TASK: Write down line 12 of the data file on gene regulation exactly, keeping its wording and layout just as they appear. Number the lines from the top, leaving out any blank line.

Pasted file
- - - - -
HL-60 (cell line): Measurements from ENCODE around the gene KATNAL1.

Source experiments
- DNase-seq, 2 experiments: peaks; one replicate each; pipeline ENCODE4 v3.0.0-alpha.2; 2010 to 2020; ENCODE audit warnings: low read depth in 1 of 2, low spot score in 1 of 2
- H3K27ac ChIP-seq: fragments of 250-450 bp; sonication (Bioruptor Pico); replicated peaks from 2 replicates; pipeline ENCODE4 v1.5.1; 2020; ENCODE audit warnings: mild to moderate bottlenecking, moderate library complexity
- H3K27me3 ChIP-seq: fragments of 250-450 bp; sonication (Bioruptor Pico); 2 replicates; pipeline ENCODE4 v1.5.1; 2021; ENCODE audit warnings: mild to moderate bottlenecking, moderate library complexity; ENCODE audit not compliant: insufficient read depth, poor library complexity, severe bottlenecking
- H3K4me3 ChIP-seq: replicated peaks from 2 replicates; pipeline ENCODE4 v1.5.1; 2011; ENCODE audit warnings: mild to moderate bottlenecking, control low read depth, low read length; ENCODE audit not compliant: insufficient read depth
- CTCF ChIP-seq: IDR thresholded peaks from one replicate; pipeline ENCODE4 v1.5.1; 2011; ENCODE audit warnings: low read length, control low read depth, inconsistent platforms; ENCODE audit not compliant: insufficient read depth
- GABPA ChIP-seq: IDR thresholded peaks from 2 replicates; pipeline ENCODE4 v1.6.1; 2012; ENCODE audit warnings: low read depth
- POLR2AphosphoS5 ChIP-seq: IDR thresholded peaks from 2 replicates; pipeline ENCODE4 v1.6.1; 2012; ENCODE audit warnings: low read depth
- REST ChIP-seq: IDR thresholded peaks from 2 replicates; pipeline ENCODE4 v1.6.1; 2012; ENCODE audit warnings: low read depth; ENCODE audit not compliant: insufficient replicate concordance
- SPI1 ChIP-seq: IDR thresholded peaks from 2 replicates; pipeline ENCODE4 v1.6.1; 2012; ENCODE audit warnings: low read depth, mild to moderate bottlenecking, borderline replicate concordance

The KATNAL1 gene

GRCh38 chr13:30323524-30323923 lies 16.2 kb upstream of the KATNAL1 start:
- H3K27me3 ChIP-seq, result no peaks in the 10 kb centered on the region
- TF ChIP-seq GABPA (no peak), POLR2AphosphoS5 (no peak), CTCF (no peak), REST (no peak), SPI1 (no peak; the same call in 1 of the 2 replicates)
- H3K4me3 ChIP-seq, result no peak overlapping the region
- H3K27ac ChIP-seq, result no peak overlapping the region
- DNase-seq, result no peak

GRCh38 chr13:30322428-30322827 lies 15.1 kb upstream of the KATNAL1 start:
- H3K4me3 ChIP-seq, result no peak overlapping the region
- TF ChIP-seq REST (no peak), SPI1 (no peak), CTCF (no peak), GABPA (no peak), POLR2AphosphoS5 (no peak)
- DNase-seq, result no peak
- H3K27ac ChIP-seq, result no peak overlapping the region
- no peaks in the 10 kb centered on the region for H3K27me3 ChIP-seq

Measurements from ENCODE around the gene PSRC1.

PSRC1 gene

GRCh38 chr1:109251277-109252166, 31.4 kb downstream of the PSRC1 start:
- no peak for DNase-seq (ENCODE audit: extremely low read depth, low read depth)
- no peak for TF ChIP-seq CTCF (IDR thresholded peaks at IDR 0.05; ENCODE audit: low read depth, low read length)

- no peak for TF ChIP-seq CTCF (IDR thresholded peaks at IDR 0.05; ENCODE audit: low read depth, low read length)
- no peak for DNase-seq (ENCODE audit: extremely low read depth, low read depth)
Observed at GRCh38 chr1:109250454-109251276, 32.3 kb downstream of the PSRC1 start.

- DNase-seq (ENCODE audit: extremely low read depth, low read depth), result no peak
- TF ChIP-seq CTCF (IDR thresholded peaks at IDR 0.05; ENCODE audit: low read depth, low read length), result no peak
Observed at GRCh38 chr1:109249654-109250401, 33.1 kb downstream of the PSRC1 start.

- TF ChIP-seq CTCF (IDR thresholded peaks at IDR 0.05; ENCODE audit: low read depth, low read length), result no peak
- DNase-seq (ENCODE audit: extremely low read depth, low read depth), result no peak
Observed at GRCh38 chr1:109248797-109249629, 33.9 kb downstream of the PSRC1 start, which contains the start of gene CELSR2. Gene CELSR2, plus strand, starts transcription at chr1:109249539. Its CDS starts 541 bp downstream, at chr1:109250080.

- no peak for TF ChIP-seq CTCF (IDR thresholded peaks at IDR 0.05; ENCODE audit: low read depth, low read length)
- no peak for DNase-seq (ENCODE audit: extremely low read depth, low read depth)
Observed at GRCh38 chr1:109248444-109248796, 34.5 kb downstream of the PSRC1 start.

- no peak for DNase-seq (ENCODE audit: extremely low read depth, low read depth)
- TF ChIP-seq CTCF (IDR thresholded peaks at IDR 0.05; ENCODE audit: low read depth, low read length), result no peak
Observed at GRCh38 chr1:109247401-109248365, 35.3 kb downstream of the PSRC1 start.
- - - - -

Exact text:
The KATNAL1 gene